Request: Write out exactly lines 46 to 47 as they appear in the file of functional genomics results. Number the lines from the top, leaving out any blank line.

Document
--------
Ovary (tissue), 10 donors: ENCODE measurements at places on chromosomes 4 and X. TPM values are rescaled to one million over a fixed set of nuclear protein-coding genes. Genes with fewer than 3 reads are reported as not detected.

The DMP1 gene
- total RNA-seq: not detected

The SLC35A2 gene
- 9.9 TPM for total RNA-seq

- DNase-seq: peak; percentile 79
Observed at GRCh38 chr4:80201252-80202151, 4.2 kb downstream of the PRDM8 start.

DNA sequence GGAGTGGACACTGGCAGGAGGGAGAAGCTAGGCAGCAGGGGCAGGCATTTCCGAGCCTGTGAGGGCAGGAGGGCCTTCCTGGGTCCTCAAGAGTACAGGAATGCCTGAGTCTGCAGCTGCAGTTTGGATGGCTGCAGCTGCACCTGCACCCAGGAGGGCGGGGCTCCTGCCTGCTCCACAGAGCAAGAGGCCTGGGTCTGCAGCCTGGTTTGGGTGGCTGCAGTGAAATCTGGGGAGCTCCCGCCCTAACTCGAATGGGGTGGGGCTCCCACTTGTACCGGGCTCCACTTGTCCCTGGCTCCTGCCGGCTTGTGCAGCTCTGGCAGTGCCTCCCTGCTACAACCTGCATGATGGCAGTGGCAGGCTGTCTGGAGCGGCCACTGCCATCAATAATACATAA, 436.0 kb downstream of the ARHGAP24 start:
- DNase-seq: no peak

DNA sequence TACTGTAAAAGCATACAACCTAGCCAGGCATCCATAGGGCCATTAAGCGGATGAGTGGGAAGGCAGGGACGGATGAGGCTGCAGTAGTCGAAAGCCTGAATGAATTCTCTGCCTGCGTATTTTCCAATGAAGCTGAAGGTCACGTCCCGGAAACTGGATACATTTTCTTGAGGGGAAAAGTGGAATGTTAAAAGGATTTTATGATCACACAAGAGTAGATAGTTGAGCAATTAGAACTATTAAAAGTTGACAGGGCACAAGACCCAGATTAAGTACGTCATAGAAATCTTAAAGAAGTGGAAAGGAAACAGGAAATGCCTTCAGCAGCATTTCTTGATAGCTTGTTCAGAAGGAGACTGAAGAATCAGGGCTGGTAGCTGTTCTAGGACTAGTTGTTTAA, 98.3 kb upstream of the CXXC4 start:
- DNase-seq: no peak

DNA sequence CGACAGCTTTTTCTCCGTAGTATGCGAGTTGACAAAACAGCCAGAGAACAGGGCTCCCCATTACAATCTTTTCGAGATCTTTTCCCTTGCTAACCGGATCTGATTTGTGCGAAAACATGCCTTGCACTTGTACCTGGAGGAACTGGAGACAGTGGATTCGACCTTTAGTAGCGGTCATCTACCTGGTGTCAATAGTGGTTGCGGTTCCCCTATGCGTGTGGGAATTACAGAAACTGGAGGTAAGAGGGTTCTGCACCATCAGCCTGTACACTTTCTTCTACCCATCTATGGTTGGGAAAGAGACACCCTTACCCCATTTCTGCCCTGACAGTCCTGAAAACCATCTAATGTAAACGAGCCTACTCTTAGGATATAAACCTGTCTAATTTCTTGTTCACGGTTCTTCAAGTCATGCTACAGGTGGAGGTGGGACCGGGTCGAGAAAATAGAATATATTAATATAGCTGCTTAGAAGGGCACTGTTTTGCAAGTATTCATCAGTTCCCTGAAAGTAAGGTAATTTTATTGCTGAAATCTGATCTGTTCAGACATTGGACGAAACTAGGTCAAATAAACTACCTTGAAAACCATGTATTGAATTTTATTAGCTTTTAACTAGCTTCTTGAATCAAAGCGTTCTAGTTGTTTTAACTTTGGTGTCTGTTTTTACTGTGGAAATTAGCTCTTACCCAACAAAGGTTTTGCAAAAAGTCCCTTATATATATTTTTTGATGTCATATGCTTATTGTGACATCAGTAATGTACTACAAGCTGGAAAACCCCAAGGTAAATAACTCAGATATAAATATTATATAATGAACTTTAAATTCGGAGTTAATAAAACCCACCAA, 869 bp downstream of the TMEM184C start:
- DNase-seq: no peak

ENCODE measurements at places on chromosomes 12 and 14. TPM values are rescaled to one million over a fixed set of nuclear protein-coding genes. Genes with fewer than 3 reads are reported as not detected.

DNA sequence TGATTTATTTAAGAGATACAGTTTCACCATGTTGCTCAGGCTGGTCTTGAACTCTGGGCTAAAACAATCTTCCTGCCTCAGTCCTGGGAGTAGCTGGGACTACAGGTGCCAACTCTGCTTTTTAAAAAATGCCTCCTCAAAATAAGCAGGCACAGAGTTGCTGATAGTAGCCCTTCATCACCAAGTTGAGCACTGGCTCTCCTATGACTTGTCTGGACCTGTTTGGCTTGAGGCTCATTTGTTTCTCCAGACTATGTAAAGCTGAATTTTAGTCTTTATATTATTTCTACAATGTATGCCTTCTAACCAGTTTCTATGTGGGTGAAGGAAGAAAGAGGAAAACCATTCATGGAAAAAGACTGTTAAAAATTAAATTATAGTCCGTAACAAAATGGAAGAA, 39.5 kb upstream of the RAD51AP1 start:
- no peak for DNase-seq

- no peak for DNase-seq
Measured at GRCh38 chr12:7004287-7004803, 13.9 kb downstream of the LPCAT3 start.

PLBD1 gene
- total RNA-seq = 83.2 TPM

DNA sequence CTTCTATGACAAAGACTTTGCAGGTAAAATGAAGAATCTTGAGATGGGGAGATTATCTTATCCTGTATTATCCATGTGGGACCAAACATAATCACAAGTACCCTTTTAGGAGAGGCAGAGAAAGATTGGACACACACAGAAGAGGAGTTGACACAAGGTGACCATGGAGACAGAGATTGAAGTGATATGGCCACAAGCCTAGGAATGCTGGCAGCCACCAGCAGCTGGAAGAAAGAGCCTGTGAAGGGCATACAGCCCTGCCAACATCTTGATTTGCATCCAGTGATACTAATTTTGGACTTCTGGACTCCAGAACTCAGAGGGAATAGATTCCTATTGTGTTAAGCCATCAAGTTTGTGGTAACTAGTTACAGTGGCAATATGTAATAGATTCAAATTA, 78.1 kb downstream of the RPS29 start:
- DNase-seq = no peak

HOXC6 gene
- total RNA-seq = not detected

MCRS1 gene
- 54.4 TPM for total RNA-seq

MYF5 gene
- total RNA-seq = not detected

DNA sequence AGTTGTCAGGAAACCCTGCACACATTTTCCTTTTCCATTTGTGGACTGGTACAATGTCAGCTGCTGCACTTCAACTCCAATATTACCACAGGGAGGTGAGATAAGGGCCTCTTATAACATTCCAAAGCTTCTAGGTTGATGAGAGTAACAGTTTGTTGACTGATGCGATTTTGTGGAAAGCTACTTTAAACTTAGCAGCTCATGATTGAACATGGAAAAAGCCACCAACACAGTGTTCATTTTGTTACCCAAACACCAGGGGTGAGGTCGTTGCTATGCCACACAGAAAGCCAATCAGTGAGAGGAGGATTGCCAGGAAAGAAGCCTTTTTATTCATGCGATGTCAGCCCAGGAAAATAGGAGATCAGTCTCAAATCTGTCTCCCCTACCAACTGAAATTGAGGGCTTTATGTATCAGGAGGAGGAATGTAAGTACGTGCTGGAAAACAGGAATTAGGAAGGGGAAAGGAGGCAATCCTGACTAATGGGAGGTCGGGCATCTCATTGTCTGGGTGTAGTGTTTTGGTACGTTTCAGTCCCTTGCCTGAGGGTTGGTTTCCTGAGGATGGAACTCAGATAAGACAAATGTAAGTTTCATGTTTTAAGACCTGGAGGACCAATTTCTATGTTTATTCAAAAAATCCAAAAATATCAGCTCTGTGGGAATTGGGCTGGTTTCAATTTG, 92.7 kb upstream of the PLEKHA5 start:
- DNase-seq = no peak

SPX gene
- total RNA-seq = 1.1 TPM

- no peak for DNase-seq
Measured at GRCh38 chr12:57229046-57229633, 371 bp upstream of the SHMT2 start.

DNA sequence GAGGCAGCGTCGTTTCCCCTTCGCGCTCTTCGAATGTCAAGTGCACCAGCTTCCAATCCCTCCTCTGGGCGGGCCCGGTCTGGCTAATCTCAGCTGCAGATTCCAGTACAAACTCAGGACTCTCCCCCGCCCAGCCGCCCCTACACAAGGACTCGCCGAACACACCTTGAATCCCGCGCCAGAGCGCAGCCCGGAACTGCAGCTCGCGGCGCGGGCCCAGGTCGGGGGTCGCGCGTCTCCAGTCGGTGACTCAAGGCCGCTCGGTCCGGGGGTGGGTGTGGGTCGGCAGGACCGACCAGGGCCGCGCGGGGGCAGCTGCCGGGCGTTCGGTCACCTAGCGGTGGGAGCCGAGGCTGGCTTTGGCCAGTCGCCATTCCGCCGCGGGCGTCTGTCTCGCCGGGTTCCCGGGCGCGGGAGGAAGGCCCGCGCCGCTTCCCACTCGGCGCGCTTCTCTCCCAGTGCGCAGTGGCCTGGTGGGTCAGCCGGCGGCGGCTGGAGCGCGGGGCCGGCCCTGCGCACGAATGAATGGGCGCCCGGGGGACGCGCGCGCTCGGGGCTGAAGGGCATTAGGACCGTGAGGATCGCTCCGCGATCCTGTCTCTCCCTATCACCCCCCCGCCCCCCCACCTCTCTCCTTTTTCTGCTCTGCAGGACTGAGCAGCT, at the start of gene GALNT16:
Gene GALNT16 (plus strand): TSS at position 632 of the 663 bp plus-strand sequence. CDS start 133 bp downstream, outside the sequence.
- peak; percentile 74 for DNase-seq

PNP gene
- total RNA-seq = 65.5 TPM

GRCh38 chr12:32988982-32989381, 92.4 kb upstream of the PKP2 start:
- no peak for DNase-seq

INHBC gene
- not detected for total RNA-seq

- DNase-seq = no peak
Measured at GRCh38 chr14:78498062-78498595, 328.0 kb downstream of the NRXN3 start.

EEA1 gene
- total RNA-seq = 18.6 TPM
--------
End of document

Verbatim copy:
EEA1 gene
- total RNA-seq = 18.6 TPM